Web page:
Rwandan former refugees find it hard to find school fees especially for secondary education, and talented school leavers end up being subsistence farmers in Meheba, or unemployed in Lusaka. A major setback has been the reduction of support for tertiary education by the German Government under DAFI. Most of the many Rwandan former refugee professionals in Zambia achieved their qualifications through DAFI support. New Rwandan former refugee students ceased to be sponsored by DAFI when they lost their refugee status in 2013. Currently 45 refugee students of various nationalities are sponsored by DAFI, but for the 2015 academic year only five new refugee students have been selected from 32 applicants because of shortage of funds. This has an adverse effect on young talented refugees’ morale, as very few will find the resources to pay the high cost to obtain diplomas or degrees, especially in the medical and teaching fields, which ensure ready employment.

Former Rwandan refugees have initiated a ‘cut one tree, plant two’ program in the past two years. More than 4000 seedlings have been planted in the area of senior Chieftainess Nkomesha Mukamambo II in Chongwe, who is a firm supporter, and a prototype two bedroomed house has been built with walls and tiled roof made from local materials. A rice and soya bean plantation program has been initiated in the area of another supporter, Senior Chief Mumena of the Kaonde people in Solwezi.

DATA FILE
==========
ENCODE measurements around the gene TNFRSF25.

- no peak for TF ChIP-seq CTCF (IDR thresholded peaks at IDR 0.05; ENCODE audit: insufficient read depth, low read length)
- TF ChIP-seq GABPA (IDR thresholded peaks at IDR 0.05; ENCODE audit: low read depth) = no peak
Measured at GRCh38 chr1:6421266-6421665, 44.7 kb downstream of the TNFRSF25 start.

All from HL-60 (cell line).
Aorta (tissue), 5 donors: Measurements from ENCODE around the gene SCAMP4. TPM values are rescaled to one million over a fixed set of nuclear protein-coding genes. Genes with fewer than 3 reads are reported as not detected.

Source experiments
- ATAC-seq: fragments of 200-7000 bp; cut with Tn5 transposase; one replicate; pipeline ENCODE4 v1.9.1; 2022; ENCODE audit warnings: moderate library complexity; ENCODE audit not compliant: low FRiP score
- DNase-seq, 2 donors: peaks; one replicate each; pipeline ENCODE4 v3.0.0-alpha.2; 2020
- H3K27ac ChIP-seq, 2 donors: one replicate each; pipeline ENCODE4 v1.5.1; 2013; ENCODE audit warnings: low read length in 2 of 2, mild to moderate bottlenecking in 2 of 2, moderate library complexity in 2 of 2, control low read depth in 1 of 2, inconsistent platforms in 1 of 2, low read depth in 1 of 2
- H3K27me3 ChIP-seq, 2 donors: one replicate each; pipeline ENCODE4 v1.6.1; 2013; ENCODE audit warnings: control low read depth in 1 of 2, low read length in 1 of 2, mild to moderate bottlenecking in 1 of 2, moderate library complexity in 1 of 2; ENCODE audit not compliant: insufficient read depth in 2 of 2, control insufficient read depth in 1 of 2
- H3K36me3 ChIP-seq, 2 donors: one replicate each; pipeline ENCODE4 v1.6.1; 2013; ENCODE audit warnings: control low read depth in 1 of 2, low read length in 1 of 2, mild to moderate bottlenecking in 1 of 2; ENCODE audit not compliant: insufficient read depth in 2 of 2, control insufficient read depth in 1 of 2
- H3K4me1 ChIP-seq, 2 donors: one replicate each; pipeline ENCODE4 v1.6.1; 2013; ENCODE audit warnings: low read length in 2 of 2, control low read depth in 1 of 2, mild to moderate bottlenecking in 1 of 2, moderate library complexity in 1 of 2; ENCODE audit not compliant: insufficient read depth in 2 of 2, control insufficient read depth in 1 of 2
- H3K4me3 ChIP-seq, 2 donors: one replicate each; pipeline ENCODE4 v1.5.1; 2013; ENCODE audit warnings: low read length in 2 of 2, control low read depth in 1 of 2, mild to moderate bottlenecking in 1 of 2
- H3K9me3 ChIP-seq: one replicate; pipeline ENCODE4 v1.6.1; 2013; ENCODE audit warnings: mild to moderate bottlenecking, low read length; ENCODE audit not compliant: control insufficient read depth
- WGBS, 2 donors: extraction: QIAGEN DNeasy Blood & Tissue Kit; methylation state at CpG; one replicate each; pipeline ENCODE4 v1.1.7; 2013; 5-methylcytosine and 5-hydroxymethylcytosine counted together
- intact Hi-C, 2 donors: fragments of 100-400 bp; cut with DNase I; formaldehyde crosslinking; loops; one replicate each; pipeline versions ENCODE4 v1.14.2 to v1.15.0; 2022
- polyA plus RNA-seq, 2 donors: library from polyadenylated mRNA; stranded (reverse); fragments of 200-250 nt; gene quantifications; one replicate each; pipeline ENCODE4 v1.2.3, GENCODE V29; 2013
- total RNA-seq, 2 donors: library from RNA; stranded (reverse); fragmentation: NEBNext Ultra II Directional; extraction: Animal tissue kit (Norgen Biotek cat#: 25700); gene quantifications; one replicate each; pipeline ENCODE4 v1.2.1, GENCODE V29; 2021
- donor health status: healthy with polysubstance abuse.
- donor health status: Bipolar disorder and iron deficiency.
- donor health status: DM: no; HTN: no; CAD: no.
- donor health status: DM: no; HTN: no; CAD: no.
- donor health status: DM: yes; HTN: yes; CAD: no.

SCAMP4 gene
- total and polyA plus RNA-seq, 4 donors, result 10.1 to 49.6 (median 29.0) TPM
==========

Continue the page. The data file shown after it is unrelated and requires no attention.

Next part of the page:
The former Minister of Home Affairs, the Hon Edgar Lungu MP, who had promised Rwandan and Angolan refugees local integration in April 2013, is now the President of Zambia. He said to a large gathering of Rwandan former refugees in the Holy Cross Cathedral in Lusaka on the day of Cessation, 2013, ‘The most important thing is that we are not going to force repatriation. That must be very, very clear.’ Rwandan former refugees who feel frustrated over delay in their local integration thank him for listening to them. They remain hopeful that with government support they will continue to make Zambia their home.

* Rt Revd. John Osmers is Assistant Anglican Bishop of Lusaka, Zambia. Email: [email protected]